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Re: shift vs @_

by eyepopslikeamosquito (Canon)
on Oct 02, 2006 at 21:51 UTC ( #575965=note: print w/ replies, xml ) Need Help??


in reply to shift vs @_

This question is discussed at length in the excellent Perl Best Practices book in the third item of Chapter 9, "Argument Lists: Always unpack @_ first". Notice that this chapter is available free online as the book's sample chapter.

In this item, TheDamian argues that either version is acceptable, with the shift-based version preferred when one or more arguments needs to be sanity checked or documented with a trailing comment. The most important thing though, is to unpack them at the start of the subroutine and to avoid accessing them directly as $_[0], $_[1] etc.


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Re^2: shift vs @_
by shmem (Canon) on Oct 02, 2006 at 23:15 UTC
    just to prevent a perception of your statement as dogmatic -
    The most important thing though, is to unpack them at the start of the subroutine and to avoid accessing them directly as $_[0], $_[1] etc.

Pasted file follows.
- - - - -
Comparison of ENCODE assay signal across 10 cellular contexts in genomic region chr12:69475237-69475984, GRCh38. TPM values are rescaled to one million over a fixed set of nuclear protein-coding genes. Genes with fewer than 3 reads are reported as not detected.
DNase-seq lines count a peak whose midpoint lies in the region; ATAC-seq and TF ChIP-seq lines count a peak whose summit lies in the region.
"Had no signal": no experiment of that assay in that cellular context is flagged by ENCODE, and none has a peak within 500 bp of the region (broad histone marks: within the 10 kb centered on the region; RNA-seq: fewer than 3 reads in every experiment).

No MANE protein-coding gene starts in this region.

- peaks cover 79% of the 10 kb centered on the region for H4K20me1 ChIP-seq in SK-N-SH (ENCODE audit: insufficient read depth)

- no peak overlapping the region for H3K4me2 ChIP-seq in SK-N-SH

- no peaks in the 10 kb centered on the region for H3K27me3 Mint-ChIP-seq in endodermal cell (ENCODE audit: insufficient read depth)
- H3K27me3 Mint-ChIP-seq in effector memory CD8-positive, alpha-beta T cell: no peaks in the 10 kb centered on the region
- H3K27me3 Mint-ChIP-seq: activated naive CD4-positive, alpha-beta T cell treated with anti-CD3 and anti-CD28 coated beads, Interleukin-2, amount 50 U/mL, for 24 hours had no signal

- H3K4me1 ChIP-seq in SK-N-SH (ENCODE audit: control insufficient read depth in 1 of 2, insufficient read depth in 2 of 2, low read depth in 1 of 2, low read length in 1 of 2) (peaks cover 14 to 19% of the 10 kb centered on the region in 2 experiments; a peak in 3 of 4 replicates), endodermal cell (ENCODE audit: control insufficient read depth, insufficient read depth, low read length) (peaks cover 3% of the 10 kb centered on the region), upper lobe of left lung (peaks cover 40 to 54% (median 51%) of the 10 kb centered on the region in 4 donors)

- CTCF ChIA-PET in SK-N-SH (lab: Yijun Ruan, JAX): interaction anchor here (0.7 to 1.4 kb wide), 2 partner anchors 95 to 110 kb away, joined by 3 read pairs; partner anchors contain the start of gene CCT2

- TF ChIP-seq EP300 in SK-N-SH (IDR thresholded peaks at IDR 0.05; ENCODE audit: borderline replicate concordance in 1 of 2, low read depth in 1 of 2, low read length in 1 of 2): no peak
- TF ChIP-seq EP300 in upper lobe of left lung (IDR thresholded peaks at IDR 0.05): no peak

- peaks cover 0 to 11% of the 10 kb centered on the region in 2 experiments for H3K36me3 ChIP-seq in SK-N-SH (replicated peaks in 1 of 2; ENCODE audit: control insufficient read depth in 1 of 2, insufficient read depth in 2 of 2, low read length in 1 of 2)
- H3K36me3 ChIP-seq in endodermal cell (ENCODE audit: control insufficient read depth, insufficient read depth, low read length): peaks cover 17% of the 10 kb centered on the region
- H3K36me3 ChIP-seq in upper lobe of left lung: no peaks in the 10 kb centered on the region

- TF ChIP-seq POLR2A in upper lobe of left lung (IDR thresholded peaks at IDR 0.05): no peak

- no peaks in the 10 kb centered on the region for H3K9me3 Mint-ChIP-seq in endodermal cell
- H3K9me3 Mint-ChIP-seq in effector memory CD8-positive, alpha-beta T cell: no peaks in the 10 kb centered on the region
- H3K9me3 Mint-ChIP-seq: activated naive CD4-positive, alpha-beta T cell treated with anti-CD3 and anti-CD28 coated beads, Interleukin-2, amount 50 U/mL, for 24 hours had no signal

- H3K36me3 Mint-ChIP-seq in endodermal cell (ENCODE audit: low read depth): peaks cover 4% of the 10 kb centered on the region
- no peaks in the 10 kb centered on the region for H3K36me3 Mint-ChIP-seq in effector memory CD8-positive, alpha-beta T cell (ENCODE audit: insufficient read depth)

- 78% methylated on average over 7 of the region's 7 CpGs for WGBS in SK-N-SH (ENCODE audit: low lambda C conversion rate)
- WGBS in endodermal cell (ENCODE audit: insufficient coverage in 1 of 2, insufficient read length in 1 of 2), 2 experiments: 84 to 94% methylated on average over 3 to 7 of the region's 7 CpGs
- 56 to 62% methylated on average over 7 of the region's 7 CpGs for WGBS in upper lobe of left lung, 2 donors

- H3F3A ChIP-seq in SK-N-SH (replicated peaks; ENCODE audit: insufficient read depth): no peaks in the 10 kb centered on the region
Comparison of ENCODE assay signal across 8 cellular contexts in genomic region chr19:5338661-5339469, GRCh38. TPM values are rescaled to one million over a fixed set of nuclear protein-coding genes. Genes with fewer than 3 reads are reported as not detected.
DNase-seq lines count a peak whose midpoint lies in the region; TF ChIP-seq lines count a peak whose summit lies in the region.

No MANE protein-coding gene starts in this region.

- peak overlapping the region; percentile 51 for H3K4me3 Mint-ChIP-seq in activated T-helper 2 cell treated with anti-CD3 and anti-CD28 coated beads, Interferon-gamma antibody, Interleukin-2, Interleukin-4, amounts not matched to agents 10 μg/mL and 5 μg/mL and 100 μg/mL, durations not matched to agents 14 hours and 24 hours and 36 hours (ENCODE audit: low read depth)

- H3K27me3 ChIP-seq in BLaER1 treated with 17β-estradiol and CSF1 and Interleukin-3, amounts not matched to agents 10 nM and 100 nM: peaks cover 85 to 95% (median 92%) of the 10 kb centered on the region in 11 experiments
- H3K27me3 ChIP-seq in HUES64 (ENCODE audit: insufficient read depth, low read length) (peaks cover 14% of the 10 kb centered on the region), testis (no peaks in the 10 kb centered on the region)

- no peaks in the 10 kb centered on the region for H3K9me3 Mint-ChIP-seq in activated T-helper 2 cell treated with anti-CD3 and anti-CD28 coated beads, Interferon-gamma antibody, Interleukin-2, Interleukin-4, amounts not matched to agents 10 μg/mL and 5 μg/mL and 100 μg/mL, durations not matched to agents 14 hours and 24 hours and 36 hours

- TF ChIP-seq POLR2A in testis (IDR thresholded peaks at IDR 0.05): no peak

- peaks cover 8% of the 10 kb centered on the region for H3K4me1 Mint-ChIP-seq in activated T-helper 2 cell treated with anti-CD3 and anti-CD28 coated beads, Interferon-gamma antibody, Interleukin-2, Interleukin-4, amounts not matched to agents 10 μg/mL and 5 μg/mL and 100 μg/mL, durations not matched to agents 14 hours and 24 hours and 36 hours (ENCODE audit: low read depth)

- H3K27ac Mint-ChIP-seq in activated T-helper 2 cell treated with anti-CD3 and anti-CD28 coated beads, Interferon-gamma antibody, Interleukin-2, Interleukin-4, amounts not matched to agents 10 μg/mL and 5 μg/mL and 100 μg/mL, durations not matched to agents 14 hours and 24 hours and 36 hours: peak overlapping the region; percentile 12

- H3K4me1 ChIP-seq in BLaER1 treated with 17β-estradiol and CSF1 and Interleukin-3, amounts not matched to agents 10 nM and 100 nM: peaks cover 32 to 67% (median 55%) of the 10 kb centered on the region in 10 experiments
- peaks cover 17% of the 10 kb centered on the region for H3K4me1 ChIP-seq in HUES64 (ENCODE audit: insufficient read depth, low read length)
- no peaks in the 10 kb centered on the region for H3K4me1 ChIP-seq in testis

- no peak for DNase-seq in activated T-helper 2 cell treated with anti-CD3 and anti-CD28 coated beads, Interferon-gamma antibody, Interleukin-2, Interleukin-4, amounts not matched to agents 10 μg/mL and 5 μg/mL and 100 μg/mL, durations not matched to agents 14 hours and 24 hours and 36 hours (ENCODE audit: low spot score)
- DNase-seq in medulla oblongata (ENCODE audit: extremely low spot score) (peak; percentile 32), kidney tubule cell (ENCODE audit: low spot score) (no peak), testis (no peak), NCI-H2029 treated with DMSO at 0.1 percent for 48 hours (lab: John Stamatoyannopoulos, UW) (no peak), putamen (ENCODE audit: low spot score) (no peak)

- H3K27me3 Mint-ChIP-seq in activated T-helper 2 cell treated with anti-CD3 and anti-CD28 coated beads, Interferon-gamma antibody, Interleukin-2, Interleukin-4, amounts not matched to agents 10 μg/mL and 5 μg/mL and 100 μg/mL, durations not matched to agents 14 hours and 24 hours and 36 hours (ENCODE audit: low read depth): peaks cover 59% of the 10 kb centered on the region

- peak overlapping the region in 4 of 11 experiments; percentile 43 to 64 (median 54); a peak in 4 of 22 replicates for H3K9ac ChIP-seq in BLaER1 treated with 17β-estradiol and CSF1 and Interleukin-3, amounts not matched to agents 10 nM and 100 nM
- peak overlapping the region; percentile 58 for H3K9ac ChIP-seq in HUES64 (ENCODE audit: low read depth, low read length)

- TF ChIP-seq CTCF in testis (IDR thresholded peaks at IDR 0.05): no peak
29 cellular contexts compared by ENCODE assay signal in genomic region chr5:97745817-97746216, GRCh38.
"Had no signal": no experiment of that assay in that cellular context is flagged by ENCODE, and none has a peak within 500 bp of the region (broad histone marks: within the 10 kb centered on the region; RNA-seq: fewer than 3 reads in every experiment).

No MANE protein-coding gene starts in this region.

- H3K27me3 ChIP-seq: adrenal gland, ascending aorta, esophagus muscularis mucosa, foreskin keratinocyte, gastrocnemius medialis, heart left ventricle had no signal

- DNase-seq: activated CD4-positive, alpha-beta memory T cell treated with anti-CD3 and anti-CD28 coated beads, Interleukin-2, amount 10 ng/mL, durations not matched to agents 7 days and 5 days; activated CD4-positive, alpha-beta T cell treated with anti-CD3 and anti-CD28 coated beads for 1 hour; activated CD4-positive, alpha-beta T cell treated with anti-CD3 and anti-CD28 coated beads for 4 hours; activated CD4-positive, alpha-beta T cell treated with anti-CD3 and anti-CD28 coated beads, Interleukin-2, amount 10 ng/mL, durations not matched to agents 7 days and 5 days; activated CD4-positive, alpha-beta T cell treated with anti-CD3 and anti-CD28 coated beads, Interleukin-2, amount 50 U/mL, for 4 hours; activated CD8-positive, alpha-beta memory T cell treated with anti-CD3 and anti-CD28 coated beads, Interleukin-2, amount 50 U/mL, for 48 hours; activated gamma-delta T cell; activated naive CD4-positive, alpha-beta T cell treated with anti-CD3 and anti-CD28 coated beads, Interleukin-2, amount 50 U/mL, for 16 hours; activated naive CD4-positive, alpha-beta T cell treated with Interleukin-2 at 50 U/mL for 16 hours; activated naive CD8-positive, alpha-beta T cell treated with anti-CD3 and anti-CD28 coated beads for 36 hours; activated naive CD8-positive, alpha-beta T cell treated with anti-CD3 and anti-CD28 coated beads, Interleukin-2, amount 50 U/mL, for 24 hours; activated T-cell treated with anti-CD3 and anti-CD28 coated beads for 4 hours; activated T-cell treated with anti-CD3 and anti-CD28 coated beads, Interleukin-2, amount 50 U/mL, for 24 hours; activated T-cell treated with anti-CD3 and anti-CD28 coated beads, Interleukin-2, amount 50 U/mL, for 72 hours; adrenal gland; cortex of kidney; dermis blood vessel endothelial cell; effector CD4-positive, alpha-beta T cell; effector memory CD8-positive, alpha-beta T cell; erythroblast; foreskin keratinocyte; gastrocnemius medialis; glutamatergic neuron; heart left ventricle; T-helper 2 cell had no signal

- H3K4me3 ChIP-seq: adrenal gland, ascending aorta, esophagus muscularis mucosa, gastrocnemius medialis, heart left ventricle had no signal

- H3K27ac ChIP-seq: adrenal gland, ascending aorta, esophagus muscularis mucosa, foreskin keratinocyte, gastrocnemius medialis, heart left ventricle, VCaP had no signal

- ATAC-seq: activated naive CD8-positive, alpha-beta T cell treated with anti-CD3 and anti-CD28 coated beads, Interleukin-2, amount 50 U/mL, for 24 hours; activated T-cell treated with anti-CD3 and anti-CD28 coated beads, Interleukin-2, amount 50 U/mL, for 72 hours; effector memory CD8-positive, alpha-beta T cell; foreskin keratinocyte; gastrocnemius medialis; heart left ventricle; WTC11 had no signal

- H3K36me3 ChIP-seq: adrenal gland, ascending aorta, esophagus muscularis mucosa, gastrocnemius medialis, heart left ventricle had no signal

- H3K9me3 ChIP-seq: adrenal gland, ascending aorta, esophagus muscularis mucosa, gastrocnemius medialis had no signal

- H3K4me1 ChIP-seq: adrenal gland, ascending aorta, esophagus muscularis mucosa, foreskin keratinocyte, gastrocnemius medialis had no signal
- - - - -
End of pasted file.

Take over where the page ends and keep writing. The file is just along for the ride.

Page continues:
- in most cases, yes. Operating directly on $_[0] is always fine if you know what you are doing, and why, e.g. the sub and the caller are designed that way to avoid costly copying. Whether in such cases a reference should be passed in the first place is another story. But then, $_[0] is a reference already...

    --shmem

    _($_=" "x(1<<5)."?\n".q·/)Oo.  G°\        /
                                  /\_¯/(q    /
    ----------------------------  \__(m.====·.(_("always off the crowd"))."·
    ");sub _{s./.($e="'Itrs `mnsgdq Gdbj O`qkdq")=~y/"-y/#-z/;$e.e && print}

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